“Dear Editor:

The article about the Wild West in this month’s issue was particularly interesting, since I am a recent immigrant from the East to the West: the restive nature, the swashbuckling gunslingers, the outrageous outlaws and the ruthless vigilantes were all embroidered on the popular Hollywood-generated image of the West that became something of a  factoid to people living outside the West.

Even though the U.S. Census Bureau declared in 1890 that no more western frontiers were left to conquer, I believe that the culture and ambiance of the West remains here in California. As someone who lived many years in New Jersey and the New York City before moving to Camarillo, the most distinctive characteristic of California is its unsullied beauty of nature in replacement of the skyscraper jungle as I see every day on the commuter’s railways.

Surely, there’s no more John Wayne, Clint Eastwood, Gary Cooper, or Paul Newman with Robert Redford walking in the streets. Yet, the spirit of eternal youthfulness is still nuanced by a combination of its beautiful rusticity of nature and a diversity of people interacting with the special aura surrounding the land.  For this reason, the West has not lost its charm with its continuous saga of immigrants in search of better future and the timeless beauty of nature.”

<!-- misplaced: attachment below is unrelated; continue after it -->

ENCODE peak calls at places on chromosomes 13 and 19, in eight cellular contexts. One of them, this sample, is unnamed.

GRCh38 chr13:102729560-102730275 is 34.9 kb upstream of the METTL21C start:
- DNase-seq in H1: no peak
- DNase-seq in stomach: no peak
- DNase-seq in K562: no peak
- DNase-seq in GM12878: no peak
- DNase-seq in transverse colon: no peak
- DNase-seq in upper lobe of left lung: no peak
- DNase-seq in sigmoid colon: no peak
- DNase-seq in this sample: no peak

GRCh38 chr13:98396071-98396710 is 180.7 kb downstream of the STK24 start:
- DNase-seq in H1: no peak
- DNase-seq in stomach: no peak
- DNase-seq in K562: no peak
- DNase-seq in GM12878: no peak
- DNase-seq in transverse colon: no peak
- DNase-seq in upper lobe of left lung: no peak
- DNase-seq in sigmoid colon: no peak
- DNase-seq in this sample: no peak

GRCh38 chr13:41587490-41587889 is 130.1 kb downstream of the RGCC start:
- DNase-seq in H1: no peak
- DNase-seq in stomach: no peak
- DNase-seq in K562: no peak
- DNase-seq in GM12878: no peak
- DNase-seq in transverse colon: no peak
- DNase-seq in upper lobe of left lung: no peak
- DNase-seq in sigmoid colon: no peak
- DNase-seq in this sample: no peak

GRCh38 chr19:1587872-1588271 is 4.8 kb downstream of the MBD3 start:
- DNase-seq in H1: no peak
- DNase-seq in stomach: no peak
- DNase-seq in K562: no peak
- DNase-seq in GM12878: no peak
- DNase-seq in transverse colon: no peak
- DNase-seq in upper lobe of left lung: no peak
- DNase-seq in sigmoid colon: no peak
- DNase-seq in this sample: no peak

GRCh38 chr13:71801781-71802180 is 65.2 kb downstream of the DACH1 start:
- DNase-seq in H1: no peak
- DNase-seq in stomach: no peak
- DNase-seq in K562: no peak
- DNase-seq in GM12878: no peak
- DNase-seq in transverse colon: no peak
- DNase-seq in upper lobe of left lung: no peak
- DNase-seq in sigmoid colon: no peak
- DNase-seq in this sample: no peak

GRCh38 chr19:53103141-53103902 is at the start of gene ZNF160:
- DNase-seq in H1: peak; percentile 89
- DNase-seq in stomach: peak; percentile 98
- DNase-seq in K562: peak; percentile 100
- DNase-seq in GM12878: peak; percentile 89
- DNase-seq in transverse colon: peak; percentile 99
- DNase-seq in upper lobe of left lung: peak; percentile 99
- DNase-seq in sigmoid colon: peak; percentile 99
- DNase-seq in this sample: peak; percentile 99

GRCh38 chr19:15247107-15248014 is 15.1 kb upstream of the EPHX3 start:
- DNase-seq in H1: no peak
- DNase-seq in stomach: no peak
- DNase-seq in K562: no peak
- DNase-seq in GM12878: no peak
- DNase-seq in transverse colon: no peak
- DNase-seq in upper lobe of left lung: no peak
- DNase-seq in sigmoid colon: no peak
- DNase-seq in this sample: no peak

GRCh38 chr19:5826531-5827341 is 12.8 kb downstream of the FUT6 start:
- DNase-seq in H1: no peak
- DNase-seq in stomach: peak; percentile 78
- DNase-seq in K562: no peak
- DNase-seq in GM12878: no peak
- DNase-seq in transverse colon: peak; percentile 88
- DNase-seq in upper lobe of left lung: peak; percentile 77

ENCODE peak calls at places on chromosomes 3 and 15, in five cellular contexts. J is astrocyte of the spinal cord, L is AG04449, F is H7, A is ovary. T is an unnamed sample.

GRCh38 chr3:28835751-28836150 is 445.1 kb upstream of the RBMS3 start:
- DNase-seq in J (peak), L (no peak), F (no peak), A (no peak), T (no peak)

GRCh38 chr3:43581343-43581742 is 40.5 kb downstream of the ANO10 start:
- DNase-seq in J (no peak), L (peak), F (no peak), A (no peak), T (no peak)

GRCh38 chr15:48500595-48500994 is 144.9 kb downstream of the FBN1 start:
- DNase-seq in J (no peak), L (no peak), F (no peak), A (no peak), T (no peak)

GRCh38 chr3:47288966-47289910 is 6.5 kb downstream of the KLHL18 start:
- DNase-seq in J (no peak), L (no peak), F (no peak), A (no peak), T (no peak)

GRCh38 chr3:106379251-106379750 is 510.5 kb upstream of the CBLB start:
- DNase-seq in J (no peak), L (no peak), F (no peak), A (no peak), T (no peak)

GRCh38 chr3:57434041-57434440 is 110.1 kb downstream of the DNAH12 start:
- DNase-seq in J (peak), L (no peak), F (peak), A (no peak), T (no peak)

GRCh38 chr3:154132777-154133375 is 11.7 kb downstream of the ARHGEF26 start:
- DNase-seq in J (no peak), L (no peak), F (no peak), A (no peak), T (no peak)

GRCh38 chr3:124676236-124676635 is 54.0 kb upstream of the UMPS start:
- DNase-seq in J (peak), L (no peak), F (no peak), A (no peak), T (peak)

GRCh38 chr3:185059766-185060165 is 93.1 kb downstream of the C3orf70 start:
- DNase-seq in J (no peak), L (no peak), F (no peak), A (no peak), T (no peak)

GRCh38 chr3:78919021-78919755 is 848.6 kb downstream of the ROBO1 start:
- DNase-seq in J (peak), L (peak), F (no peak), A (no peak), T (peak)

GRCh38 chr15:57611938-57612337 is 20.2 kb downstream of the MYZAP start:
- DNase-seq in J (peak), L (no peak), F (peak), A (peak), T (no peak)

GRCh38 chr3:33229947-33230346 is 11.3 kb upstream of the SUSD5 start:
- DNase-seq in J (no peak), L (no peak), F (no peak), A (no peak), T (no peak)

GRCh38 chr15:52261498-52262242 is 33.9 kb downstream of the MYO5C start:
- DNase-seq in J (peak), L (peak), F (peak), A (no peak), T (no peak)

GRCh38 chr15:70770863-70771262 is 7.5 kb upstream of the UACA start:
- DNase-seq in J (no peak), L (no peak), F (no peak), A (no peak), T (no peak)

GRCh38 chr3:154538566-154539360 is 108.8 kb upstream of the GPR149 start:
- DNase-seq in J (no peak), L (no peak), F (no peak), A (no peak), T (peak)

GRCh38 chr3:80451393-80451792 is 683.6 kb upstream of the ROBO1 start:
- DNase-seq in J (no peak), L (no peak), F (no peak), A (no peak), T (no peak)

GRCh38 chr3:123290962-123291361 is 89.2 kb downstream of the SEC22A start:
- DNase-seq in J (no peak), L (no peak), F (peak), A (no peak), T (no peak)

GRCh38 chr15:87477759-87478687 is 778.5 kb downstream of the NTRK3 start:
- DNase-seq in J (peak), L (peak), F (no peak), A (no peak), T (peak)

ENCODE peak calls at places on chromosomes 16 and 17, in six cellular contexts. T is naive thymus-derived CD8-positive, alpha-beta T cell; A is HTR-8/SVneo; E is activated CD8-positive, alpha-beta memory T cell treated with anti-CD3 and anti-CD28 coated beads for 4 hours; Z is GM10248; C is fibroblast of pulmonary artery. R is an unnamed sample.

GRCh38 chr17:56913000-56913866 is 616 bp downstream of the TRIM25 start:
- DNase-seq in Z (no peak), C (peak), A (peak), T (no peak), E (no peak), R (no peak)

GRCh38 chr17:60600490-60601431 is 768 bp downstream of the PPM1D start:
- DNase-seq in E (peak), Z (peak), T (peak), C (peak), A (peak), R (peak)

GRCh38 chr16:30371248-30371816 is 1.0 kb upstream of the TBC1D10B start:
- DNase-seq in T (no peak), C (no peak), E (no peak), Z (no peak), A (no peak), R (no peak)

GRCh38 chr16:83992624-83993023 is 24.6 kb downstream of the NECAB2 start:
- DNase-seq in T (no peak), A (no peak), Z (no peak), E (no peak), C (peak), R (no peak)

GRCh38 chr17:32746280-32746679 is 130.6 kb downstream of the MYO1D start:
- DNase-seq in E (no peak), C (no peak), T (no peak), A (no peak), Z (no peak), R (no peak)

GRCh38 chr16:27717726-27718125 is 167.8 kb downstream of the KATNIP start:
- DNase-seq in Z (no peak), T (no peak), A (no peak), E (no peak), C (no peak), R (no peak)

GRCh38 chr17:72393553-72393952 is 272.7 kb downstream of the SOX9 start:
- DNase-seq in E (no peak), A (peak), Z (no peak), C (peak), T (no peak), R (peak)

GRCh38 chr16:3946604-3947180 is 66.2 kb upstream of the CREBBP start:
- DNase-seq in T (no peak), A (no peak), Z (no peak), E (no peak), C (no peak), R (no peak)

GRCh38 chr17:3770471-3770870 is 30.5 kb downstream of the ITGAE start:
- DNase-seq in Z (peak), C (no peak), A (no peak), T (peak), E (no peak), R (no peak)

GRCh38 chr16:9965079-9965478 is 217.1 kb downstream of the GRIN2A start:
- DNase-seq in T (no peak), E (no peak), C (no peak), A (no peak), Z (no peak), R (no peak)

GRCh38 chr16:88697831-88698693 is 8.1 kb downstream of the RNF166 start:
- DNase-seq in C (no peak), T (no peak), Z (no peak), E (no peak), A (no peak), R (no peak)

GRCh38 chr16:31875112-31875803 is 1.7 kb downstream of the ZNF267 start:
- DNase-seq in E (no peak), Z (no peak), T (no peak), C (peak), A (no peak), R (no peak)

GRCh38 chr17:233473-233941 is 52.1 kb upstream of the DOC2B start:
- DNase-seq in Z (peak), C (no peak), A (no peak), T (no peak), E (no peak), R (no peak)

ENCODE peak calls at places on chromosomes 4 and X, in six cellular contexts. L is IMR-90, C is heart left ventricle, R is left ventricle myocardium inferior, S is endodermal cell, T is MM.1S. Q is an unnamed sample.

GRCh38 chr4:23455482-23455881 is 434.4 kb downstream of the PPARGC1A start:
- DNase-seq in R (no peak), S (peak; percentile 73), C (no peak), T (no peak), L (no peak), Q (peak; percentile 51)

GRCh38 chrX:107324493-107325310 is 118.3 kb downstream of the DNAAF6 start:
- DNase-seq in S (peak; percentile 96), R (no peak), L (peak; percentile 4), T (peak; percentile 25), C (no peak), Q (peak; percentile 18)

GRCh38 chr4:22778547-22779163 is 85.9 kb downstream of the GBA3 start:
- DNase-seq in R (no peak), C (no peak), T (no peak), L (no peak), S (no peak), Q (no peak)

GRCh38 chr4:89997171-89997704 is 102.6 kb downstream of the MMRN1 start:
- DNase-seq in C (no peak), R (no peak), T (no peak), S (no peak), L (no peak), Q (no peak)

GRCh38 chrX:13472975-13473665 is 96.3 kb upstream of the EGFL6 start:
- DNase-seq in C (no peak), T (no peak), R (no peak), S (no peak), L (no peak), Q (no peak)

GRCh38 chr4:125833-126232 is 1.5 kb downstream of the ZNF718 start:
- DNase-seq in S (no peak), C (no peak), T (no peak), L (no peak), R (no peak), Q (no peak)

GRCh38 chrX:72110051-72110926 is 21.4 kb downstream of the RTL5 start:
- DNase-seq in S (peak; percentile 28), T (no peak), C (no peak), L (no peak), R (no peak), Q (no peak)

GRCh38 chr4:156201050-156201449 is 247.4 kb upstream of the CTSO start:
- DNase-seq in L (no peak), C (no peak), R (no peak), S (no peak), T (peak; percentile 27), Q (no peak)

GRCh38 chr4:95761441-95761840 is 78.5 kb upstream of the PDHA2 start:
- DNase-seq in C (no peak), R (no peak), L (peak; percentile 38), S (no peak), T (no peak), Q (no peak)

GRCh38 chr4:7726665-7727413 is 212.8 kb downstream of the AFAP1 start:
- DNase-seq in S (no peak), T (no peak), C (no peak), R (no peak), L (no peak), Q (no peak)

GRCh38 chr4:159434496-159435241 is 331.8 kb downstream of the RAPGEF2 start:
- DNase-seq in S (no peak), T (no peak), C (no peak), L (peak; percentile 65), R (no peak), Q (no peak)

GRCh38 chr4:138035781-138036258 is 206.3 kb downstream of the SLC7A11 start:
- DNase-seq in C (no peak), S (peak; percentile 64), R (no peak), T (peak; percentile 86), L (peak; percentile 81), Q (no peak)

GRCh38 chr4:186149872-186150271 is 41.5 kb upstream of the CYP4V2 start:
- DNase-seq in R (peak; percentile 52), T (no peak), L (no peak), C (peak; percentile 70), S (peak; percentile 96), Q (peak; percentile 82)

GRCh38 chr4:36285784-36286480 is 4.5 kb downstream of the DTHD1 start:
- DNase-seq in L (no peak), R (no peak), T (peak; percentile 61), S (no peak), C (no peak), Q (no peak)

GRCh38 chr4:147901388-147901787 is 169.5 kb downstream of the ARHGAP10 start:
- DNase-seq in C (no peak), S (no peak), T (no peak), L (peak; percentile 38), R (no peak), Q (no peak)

good bye to sunday


Sunday is the saddest day of a week because it heralds a start of another week that brings unknowns to all mankind: employed/unemployed, men/women, affluent/impecunious, and educated/uneducated. Every minute of Sunday hastens to its end like as the waves make towards the quicksands. For Paul Collie, who works as a manager at a supermarket, is an imperturbable person hardly under the weather, Sunday means constructive solipsism in which his artistic sensibilities and intellectual proclivity are manifested in such forms of gardening, reading and writing otherwise smothered under the pretext of financial needs and familial responsibilities during weekdays. Gardening, because it gives him a sense of being a master of fine arts akin to Michelangelo; reading and writing, because he it teaches the styles of writing he can employ in his own writing. On this late afternoon, Paul is having a jovial time with his like-minded friend Hans Cow, a senior librarian at Tolkien Library and a part-time private investigator, who called on him to talk about the current affairs of the week. This week’s topical subject of the Sunday talk: “Elitist Art exclusive of the undesirable”

Hans: “Did you read an article about Snotty Museum turning down an annually pledged largess from Johnny Mojo, the chairman of the cleaning company Mojo? The reason for the rejection was said to be of moral, ethical standards because Johnny Mojo was a one-time drug addict and affiliated with some kind of money-laundering scheme. But you know what? I think it’s all about posturing, gestures of some kind of uneducated, former jailbird upstart trying to hobnob with the big wigs and the celebs that these so-called “Guardians of Fine Artsimg_0458” do not want to approve of. For Mojo – let’s be brutally honest – does not meet their standards of impeccable donors. What they want is immaculate man without original sin!”